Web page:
The researchers said the aim of the study, which was published in the journal Food Control, was to evaluate the effect the use of natural additives, superchilling, and modified atmosphere packaging (MAP) would have on shelf life of salmon, as they note that there has not been previous research focused on such a preservation method.
“There are reports on the use of MAP on fish preservation; although unification of criteria is difficult due to differences in fish species, gas mixtures and storage temperatures,” continued the authors.
Norway and Chile are the main producers of Atlantic salmon, and export to countries such as the US, Japan and Germany. The authors report that the shelf life of fresh fish is normally between seven to eleven days using traditional packaging, and the burden lies with the producer to ensure original product quality right to the final destination.
MAP works by replacing the normal atmosphere in the pack by a specified gas mix, the main components of which are oxygen, carbon dioxide and nitrogen. The modified atmosphere in the package helps prevent the growth of microbiological organisms and bio-chemical reactions and the consequent spoilage of goods.
It is reported to be a reliable and cost effective alternative to refrigeration or preservatives.
The researchers claim the success of MAP in extending seafood shelf life depends on many factors, including initial product quality, hygiene during slaughter, packing material selection, packing equipment, appropriate gas mixture and gas-to-product volume (g/p) ratio for the product:
“Maintenance of the process temperatures where the amount of CO2 dissolved into the product and the storage temperature are the most critical factors,” they said.
The authors said they undertook three different sets of experiments: the first focused on evaluating the effect of including natural additives together with superchilling and MAP. The other two were to determine the influence of the gas concentration (CO2:N2) and the gas-to-product volume (g/p) ratio on fillet preservation.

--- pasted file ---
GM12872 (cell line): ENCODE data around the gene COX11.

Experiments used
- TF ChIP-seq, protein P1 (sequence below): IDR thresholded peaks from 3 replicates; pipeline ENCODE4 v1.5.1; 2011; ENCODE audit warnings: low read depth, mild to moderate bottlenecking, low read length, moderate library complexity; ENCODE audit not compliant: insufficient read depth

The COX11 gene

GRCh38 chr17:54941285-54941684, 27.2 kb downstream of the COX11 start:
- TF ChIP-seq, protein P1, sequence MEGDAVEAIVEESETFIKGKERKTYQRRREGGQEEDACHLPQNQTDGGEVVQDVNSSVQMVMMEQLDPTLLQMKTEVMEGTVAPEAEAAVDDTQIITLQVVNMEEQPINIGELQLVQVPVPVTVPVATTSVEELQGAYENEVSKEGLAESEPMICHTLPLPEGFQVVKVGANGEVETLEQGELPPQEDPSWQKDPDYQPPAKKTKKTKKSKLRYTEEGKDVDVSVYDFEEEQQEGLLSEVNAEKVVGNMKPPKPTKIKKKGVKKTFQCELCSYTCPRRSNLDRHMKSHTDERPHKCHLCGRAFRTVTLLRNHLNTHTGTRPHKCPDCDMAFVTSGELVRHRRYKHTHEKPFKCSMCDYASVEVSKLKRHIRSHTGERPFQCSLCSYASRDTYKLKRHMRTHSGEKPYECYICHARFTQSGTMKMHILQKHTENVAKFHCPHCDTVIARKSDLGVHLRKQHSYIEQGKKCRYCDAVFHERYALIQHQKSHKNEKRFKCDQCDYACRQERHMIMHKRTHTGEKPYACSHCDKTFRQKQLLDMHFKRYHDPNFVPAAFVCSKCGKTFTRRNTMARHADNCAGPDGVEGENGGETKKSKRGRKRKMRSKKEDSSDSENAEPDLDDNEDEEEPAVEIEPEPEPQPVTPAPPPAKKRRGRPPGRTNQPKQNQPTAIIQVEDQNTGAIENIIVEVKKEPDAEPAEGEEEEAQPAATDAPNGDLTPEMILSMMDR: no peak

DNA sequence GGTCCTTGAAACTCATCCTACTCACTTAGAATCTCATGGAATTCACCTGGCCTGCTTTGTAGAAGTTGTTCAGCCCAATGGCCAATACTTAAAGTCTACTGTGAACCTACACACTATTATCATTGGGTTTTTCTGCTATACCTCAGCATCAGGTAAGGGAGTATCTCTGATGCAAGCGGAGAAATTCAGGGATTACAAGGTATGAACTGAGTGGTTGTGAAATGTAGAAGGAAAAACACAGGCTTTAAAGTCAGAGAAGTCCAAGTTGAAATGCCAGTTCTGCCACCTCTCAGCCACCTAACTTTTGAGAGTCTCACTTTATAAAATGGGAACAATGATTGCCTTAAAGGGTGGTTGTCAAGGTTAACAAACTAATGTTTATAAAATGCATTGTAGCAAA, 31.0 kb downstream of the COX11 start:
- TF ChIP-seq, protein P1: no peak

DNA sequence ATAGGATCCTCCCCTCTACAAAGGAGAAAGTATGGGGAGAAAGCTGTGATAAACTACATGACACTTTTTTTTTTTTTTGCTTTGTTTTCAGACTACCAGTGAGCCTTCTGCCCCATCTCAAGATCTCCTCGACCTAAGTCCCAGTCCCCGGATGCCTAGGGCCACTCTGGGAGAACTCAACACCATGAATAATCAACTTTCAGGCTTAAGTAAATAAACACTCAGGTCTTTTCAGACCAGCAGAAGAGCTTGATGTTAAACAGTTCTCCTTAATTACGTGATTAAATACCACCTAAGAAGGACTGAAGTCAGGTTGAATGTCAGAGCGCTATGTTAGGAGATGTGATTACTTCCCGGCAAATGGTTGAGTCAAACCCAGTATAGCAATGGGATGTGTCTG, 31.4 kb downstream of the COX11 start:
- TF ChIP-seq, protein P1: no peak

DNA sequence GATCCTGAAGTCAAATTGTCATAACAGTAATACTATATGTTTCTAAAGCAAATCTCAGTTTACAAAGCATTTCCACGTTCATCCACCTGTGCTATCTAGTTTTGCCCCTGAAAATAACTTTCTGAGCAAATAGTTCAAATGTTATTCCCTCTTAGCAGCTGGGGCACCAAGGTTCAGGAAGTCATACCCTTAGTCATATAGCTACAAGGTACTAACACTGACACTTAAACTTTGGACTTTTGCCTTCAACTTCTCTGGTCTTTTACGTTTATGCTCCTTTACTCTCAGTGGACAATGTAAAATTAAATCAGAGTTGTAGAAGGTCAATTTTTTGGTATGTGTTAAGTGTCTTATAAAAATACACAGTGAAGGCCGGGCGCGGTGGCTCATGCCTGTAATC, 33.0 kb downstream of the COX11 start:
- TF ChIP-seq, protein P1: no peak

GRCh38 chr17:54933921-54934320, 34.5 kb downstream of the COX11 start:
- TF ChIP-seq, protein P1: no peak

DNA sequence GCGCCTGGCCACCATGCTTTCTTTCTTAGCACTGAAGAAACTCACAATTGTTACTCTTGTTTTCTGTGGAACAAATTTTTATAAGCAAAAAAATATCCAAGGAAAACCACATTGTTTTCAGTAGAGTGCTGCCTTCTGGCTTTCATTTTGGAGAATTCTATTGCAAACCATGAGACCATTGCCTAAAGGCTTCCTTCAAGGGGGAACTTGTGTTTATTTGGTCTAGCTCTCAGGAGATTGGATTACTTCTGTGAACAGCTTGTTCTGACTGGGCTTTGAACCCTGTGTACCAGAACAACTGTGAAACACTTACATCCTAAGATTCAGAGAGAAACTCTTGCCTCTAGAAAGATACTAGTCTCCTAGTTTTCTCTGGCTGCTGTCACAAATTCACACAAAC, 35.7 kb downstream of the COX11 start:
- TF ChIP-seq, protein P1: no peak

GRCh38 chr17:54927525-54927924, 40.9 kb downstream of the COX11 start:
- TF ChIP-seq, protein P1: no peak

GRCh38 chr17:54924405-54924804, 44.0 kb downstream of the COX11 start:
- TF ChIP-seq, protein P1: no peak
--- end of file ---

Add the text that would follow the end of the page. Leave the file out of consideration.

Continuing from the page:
A control (exposed to air) sample was included in the three sets of experiments, they added.
The researchers said that defatted Atlantic salmon fillets (170–185 g) without skin and bones were obtained from a fish farm in Chile and were processed under strict hygienic conditions to obtain a raw material with low initial bacterial counts.
For the initial experiment, they said the fillets were submerged in a solution made from rosemary extract and one from a natural bio-active protein and then placed in plastic trays.
The superchilling process involved placing the fish into the centre of a freezing tunnel cooled by air convection, and keeping them in the tunnel for 30 minutes, in order to reach −1.5 °C in the centre of fillets: “This temperature was maintained constant until the packaging process,” added the authors.
And they explained that the fillets were placed in bio-oriented polyamide pouches with a base of three layers of polyolefins and then gas packed in a Multivac A-316 vacuum-packing machine.
The fish pouches, they added, were stored in a chilled room (2 ± 2 °C) until their analyses, with samples in triplicate taken for sensory, chemical and microbiologic analysis every six or seven days throughout the 28 day storage period.
The results showed that the combined effect of the three technologies of natural additives, MAP and superchilling did not improve the salmon shelf life, and also impacted negatively on appearance and odour of the salmon.
However, the authors found that the use of the combination of superchilling and MAP incorporating a CO2 concentration of 90 per cent and a g/p ratio of 2.5 resulted in the longest shelf-life of 22 days as compared to 11 days in a control sample.
“The lowest salmon shelf life was 16 days, and the highest 22 days, values that are representative for the samples with the lowest and highest CO2 concentration and g/p ratio, respectively,” they said.
They said that, based on the sensory analysis, the variable with the greatest influence on the shelf-life extension seems to be the g/p ratio. “The samples with lower g/p ratio reached the sensory rejection limit first; this effect could be caused by a higher reduction of the CO2 level in the pouch and the correspondent microbial growth rate increase.”
The researchers added that during the storage time, the physicochemical properties (drip loss, pH, TVN and K) of the fillets were under the acceptable limits.
Source: Food Control
Published online ahead of print: DOI: 10.1016/j.foodcont.2008.12.010
Title: Shelf-life extension on fillets of Atlantic Salmon (Salmo salar) using natural additives, superchilling and modified atmosphere packaging
Authors: K. Fernández, E. Aspe and M. Roeckel